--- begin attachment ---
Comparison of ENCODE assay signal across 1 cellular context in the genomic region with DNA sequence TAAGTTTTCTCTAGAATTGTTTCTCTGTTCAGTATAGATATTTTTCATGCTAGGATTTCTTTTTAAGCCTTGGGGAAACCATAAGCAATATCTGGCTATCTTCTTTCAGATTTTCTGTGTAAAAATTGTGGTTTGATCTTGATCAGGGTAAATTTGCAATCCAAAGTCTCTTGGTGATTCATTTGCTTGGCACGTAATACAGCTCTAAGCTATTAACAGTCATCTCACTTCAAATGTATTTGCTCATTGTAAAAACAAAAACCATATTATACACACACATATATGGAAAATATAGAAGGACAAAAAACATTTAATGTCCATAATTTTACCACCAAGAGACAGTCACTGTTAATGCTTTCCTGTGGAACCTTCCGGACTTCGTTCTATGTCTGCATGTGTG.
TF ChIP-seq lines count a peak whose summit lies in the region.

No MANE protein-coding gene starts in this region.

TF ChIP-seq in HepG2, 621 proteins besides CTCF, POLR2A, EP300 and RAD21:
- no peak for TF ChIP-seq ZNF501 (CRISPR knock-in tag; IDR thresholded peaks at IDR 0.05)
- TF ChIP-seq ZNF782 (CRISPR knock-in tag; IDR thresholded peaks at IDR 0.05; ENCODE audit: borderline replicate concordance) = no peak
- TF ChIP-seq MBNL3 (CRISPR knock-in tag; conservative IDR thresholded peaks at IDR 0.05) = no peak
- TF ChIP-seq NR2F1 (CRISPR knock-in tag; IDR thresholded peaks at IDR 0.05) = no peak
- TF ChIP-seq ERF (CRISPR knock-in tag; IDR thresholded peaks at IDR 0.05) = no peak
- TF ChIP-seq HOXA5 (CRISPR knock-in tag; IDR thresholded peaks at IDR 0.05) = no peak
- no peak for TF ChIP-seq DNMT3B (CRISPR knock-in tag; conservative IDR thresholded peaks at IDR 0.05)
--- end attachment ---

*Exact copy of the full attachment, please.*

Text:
Comparison of ENCODE assay signal across 1 cellular context in the genomic region with DNA sequence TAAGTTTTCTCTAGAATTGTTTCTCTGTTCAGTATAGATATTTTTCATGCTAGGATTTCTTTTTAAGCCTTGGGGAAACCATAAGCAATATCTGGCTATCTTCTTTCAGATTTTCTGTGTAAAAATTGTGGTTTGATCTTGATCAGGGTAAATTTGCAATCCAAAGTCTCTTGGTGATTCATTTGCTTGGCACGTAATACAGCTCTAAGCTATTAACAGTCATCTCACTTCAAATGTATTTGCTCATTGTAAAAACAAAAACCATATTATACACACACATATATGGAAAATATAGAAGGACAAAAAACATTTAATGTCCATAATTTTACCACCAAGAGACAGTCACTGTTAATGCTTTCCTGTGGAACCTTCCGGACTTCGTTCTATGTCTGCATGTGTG.
TF ChIP-seq lines count a peak whose summit lies in the region.

No MANE protein-coding gene starts in this region.

TF ChIP-seq in HepG2, 621 proteins besides CTCF, POLR2A, EP300 and RAD21:
- no peak for TF ChIP-seq ZNF501 (CRISPR knock-in tag; IDR thresholded peaks at IDR 0.05)
- TF ChIP-seq ZNF782 (CRISPR knock-in tag; IDR thresholded peaks at IDR 0.05; ENCODE audit: borderline replicate concordance) = no peak
- TF ChIP-seq MBNL3 (CRISPR knock-in tag; conservative IDR thresholded peaks at IDR 0.05) = no peak
- TF ChIP-seq NR2F1 (CRISPR knock-in tag; IDR thresholded peaks at IDR 0.05) = no peak
- TF ChIP-seq ERF (CRISPR knock-in tag; IDR thresholded peaks at IDR 0.05) = no peak
- TF ChIP-seq HOXA5 (CRISPR knock-in tag; IDR thresholded peaks at IDR 0.05) = no peak
- no peak for TF ChIP-seq DNMT3B (CRISPR knock-in tag; conservative IDR thresholded peaks at IDR 0.05)